HIV has existed in the United States since the mid to late 1970s, so most of us know something about it. Some lived through the height of the HIV epidemic in the mid-1980s. Now, annual infections have been greatly reduced through advances in awareness, education and treatment. Learning the basics about HIV—what it is, how it’s spread and how it’s treated can keep you healthy and prevent transmission.
What Is HIV/AIDS?
HIV stands for human immunodeficiency virus. It’s a virus that takes over certain immune system cells that defend your body. The loss of these cells, called CD4 or T cells, makes it harder for your body to stay healthy. If HIV is not treated, it can lead to AIDS. AIDS stands for acquired immunodeficiency syndrome. A person is said to have AIDS when their immune system is so weak it can’t fight off certain infections and cancers.
With proper medical care, HIV can be controlled and people with HIV can live long, healthy lives and protect their partners.
There is no cure for HIV, but most people with HIV will not develop AIDS if they get and stay on treatment. With proper medical care, HIV can be controlled and people with HIV can live long, healthy lives and protect their partners.
How Does HIV Spread?
HIV is spread mainly through four body fluids: semen, vaginal fluid, blood and breast milk. It can’t be spread through air or water, saliva, tears, closed-mouth kissing, sweat, toilets, food or drinks, hugging, shaking hands, insects or pets. The Centers for Disease Control and Prevention (CDC) has a lot of information on transmission, including answers to a lot of specific questions you may have.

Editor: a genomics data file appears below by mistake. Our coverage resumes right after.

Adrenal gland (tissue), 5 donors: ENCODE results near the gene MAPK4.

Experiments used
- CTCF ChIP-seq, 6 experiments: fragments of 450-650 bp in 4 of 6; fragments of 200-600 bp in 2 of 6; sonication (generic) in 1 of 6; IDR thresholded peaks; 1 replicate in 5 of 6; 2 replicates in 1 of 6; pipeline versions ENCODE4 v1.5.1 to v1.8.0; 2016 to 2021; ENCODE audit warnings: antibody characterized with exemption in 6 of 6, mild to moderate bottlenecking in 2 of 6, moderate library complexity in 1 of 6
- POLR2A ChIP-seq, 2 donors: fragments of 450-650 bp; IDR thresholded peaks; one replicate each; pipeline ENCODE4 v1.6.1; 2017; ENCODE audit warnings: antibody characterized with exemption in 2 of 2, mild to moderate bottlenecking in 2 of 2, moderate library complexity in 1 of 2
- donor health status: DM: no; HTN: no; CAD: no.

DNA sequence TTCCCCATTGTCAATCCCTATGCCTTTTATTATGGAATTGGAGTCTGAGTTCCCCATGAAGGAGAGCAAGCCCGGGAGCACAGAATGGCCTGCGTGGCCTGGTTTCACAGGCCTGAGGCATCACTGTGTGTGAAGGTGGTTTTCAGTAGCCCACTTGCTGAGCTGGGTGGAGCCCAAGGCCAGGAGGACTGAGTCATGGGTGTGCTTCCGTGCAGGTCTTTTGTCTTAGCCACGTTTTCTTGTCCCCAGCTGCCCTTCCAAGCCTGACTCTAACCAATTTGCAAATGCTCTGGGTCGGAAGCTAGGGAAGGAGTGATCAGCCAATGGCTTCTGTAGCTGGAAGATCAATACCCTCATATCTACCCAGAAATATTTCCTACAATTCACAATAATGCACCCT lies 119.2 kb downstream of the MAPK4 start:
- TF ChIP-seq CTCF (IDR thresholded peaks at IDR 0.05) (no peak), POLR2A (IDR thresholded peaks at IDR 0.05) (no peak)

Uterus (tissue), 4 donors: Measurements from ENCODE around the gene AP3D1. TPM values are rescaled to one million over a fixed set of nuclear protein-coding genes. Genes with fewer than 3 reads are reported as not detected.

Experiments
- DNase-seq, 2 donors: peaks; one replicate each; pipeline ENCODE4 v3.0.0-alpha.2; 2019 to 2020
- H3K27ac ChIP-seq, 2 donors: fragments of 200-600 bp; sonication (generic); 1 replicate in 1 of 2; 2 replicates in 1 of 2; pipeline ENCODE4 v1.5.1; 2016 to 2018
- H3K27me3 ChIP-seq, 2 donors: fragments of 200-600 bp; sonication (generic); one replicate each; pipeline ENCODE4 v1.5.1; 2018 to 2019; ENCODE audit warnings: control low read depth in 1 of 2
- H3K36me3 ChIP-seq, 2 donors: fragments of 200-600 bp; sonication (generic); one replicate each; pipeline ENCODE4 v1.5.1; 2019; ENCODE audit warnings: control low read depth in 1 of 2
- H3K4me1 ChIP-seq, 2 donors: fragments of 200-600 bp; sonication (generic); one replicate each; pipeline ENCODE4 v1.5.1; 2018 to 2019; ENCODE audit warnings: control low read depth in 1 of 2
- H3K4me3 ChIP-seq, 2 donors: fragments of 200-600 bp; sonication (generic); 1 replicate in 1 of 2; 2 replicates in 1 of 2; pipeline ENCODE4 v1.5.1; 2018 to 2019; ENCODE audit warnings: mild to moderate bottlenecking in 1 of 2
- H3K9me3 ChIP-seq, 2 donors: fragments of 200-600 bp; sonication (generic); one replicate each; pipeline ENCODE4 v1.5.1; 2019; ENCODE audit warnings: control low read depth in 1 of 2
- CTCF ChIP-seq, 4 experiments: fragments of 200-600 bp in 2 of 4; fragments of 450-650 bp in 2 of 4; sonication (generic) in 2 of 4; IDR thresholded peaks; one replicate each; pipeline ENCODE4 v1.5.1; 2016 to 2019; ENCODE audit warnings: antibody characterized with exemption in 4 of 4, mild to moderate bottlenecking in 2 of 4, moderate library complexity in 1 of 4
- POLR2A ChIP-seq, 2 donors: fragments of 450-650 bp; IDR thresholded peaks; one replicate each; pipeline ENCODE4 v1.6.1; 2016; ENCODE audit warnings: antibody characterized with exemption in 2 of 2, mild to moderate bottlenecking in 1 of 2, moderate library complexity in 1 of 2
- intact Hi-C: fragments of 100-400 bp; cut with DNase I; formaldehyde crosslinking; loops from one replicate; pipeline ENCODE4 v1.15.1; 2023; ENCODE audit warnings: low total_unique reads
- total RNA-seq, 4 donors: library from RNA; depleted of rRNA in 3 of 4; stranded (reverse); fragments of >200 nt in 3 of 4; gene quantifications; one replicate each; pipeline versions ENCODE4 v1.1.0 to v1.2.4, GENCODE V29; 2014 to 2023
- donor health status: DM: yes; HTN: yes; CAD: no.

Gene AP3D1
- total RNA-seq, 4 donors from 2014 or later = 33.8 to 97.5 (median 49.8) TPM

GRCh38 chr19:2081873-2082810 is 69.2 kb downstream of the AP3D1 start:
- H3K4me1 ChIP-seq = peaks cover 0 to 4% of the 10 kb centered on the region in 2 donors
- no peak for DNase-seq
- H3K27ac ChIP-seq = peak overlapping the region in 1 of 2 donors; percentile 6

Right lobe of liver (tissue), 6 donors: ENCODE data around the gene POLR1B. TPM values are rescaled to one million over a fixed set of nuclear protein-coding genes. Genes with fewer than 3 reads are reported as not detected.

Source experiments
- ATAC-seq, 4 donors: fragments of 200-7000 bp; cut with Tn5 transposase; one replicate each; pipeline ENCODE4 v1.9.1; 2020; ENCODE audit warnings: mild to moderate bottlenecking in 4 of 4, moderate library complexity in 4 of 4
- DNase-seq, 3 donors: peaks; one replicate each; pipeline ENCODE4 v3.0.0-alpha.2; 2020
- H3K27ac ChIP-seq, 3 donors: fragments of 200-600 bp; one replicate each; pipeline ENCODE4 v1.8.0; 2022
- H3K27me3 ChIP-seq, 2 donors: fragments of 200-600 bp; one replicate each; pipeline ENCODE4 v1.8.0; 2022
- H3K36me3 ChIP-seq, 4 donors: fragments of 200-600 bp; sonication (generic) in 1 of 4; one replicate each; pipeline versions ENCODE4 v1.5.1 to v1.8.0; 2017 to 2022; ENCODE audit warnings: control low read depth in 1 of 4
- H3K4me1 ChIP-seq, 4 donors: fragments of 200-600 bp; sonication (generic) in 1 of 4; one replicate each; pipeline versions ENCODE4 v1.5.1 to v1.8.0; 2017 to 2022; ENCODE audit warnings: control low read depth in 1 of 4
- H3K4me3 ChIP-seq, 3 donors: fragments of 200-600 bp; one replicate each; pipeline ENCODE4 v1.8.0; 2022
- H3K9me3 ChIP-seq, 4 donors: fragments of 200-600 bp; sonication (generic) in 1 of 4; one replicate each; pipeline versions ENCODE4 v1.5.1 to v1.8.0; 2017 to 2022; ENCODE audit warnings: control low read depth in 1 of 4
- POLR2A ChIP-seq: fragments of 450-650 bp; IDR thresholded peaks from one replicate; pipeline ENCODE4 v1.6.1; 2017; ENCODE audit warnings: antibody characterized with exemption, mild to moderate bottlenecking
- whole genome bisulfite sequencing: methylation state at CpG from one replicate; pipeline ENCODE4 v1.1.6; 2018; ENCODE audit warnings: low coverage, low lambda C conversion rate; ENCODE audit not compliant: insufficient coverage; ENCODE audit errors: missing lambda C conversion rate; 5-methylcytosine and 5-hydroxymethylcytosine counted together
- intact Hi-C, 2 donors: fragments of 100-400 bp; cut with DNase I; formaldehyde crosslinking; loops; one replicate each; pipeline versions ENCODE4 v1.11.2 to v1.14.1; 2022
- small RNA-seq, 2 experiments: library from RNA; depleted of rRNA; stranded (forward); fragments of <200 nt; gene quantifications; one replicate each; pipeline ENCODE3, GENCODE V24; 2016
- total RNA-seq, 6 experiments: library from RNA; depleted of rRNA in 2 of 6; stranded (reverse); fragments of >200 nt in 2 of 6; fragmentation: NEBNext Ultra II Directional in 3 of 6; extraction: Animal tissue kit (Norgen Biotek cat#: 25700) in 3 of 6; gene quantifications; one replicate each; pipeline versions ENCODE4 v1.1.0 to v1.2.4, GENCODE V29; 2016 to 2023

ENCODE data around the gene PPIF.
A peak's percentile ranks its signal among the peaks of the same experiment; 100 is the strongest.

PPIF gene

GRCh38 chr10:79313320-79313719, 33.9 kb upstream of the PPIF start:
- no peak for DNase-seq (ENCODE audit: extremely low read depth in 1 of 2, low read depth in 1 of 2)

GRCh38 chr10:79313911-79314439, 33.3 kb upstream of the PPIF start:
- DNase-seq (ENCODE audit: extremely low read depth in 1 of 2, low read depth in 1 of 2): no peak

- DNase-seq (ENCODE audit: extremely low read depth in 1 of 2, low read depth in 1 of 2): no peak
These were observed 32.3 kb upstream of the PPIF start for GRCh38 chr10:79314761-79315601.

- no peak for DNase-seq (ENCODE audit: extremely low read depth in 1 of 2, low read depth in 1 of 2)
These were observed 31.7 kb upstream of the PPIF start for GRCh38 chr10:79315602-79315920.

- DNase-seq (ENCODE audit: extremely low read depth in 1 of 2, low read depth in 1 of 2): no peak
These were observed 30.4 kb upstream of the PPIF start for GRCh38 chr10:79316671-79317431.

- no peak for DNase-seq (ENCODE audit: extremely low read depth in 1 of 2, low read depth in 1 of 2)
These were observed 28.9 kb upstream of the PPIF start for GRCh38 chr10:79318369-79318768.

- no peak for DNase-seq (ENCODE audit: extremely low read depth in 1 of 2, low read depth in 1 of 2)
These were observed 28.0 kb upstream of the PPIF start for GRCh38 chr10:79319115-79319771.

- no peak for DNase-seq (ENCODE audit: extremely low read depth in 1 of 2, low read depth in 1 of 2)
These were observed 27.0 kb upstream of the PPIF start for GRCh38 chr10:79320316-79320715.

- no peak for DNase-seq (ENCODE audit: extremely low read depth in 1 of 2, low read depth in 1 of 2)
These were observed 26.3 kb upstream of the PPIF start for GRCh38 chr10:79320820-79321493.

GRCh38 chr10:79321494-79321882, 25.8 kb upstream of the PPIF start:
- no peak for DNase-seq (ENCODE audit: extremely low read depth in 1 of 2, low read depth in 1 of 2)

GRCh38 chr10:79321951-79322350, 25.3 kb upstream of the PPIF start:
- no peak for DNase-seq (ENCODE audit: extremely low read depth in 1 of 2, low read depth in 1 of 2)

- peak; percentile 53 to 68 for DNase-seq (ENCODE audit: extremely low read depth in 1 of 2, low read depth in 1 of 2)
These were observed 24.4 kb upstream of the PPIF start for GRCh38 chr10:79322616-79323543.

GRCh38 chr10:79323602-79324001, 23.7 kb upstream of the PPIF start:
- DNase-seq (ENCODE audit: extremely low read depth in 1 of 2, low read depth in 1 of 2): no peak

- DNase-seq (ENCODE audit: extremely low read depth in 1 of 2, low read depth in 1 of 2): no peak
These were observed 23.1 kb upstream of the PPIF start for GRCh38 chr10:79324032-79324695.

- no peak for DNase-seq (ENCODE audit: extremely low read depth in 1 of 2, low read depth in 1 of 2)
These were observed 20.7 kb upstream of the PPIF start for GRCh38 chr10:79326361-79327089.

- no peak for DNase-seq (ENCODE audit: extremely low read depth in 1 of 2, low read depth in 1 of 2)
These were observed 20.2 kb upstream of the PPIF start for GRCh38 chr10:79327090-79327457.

What Are the Symptoms of HIV?
Most people develop HIV symptoms within two to four weeks after infection. Symptoms may last for a few days or several weeks and can include the following:
- Mouth ulcers
- Swollen lymph nodes
- Flu-like symptoms such as chills, fatigue, sore throat, fever and muscle aches
- Night sweats
However, some people have no symptoms at all, and of course, every fever or sore throat is not an HIV infection. The only way to know if you have HIV is to get tested.
How Can I Protect Myself?
Today, there are more tools than ever available to help protect yourself and prevent HIV.
- Get tested. It is recommended that everyone should get tested at least once in their lifetime and more often if they have certain risk factors. There are at-home tests and in-person tests, and they are often quick, free and painless. VA’s Getting Tested for HIV page offers Veterans a lot of information on the testing process, including confidentiality and privacy, how to get an appointment and much more.
- Do not share needles, syringes or other drug injection equipment if you inject drugs. If you need help with substance abuse, check out VA’s Substance Use Treatment page to get the help you deserve. You can also talk to your VA provider about safer injection practices and accessing sterile syringes. Learn more about this on VA’s HIV page.
- Use condoms the right way every time you have sex. Condoms are available via prescription at VA.